Tuesday, January 26, 2016

Snow in the City

The topic of snow can only be avoided so long, therefore here a few not so serious snow related observations which show that snow shows at the same time how vulnerable society has become but how resilient people remain:
  • Snow can end the US Conference of Mayors in a jiffy. They al
    Communal snowball fight at Washington Square (Photo: Sun)
    l know they have to be near a local plow when the flakes fall or they will be toast
  • Lawn-chairs can be placed even in anticipation of snow although the merit principle is even harder to see without the shovel work
  • Snow-plow plans for putting down the salt before the storm work to perfection, during the storm a bit less so (does it make sense to throw salt into snow that piles up at 3" per hour?)
  • The plow plan for the second day after leaves a lot to be desired. The plows are incapable of nudging the huge piles of frozen mess a few feet closer to the edge, on the small streets there is no room to plow it so a lot of trucks drive up and down the streets that are already open
  • Snowball fights are not only for children
  • Free transit and service limited to the most heavily traveled lines is a great idea
  • Buses can bunch even when only 12 lines are run without a schedule. Go figure
  • Snow brings people into the street. Literally. 
  • Snow makes people walk again even when it means dodging cars and wading through snow piles
  • It is neat to be able to pull the facsimile version of the daily paper up on the IPad if the delivery of the real thing is failing. 
  • It is neat to see and steal so many pictures from Facebook friends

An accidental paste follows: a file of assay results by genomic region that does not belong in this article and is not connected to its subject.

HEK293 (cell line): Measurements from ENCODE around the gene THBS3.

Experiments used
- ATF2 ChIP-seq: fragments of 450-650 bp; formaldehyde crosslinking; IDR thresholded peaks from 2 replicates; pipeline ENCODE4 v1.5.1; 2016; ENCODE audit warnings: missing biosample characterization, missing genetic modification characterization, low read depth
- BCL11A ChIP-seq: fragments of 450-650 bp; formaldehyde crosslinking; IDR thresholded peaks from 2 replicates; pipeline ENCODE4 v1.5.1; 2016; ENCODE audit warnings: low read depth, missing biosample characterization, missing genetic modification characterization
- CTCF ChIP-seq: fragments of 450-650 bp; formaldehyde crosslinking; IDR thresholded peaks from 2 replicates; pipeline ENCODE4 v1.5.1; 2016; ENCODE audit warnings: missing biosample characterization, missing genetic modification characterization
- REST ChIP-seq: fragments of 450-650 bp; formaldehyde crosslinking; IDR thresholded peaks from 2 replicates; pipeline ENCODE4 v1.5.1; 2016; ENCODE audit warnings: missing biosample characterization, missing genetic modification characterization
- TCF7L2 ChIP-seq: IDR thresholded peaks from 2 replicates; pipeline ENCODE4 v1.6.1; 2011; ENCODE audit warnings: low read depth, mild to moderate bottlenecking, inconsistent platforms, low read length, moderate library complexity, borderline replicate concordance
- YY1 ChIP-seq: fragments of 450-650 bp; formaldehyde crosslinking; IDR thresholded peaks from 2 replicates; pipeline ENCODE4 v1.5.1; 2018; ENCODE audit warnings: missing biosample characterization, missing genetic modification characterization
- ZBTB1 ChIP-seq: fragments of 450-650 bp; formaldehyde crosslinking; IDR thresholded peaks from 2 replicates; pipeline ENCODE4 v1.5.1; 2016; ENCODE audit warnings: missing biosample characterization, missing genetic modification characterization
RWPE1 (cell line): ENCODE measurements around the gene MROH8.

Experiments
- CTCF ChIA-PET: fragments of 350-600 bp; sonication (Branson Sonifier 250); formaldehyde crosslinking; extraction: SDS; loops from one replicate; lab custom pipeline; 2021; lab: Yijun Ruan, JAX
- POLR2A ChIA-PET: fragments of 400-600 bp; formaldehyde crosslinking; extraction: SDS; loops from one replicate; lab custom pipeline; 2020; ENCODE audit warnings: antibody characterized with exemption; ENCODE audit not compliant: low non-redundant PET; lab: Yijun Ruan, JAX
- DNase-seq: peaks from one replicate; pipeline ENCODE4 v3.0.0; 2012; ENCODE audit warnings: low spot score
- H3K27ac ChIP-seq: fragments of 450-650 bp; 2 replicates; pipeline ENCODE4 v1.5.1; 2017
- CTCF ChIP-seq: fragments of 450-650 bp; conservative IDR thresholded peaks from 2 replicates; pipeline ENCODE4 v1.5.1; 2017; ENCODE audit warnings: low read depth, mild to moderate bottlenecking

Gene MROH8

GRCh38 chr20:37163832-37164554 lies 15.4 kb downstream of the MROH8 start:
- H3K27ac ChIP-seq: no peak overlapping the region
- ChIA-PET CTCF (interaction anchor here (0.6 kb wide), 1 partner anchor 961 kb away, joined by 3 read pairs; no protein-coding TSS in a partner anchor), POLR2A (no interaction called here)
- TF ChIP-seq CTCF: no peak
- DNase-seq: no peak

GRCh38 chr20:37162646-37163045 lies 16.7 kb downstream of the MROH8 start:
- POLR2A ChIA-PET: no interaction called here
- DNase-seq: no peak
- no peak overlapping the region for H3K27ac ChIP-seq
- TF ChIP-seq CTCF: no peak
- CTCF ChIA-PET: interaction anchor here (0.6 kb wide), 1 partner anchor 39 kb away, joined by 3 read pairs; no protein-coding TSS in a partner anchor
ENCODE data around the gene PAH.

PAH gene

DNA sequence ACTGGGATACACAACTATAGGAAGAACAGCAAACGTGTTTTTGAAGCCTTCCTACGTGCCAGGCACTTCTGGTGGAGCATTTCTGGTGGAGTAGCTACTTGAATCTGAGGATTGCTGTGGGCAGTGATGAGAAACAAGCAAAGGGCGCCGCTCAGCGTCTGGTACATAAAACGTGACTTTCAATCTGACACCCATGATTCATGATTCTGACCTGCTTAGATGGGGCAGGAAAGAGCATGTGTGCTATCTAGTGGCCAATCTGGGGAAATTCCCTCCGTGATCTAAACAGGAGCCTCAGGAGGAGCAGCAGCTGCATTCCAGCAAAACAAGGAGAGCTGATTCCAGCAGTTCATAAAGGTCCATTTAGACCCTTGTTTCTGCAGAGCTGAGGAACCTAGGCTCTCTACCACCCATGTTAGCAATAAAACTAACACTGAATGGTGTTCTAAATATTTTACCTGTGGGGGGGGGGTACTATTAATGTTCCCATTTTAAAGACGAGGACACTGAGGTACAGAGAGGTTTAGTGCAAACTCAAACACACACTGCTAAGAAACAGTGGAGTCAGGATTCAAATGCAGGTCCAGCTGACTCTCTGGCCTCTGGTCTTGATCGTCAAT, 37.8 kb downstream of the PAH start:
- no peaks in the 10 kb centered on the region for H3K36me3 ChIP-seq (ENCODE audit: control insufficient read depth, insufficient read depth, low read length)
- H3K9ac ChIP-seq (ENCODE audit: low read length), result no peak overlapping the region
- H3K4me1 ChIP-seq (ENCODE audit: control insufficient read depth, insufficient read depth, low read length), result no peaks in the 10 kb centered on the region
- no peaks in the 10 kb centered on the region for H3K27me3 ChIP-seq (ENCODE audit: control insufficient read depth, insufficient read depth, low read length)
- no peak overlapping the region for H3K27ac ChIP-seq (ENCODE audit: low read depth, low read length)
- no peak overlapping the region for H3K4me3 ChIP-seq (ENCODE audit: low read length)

• Snow turns Red lights even more into just advisory signals than Baltimoreans think they are anyway. Whole lines of cars could be seen going through red where a cross street wasn't plowed and open. 
  • Convenience chains and drugstore markets haven't gotten the message that they have to clear adjacent sidewalks. They don't touch a shovel and don't care. 
  • City snow plow operators like Vincent Campbell didn't get any sleep from Friday evening until early Sunday. That's two nights, man! 
A full blown testosterone competition has broken out between Governor Hogan and County Executive Kamenetz, each outdoing the other who can mark his territory best via plowing. Meanwhile our Mayor's sets on creativity:
"I ask you to be creative about where to put it, but just don't put it back out in the street, because it prevents us to get back up and running," ....
"The snow's not going to be around forever. If you don't have to dig your car out, think about leaving it until the snow melts. Think about taking a taxi or an Uber or Lyft, whatever, but just think about safety — and please don't throw the snow back into the street"
The morning after (Photo Brooke Lierman)

Automobiles become symbolds of immobility (Photo: Elizabeth Evitts Dickinson)

As seen from behind the plow. (Photo Vincent Campbell)

Creative: Free transit on limited service. Monday MTA announced there was no set schedule

Monday morning on an arterial: The plows had done their work, single file to work (photo: ArchPlan)

A shoevel party at Ridgely's Delight captured by Bill Reuter

Baltimore Police dig out an eighty year old lady (source: Police Blog)

Cars freed are plowed in again by single lane dead end plowing (Photo: Elizabeth Evitts Dickinson)

Some just leave their cars any which way until Tuesday morning and still don't get towed
(Photo ArchPlan)

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